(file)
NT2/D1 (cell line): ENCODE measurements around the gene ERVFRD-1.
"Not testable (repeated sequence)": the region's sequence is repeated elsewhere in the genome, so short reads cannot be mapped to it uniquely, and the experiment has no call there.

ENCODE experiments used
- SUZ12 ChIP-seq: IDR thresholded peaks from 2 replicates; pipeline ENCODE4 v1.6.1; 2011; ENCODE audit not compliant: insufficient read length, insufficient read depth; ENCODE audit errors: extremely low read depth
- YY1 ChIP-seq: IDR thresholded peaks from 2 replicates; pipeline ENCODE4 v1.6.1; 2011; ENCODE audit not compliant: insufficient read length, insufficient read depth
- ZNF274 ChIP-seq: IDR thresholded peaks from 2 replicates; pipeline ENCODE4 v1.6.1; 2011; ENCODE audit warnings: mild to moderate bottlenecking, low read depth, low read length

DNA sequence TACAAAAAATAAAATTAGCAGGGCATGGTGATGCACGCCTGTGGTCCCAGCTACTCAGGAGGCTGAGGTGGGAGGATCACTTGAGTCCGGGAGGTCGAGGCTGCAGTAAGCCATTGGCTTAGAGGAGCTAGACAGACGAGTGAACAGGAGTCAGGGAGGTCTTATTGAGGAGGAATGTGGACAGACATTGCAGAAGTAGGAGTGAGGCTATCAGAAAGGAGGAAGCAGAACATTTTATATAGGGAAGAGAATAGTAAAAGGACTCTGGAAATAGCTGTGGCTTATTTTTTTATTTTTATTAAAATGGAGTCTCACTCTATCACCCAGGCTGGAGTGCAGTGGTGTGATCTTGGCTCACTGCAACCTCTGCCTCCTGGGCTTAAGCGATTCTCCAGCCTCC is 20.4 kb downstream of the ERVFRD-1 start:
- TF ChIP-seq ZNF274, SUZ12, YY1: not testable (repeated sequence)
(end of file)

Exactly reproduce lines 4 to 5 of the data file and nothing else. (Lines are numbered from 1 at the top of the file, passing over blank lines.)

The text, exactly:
- SUZ12 ChIP-seq: IDR thresholded peaks from 2 replicates; pipeline ENCODE4 v1.6.1; 2011; ENCODE audit not compliant: insufficient read length, insufficient read depth; ENCODE audit errors: extremely low read depth
- YY1 ChIP-seq: IDR thresholded peaks from 2 replicates; pipeline ENCODE4 v1.6.1; 2011; ENCODE audit not compliant: insufficient read length, insufficient read depth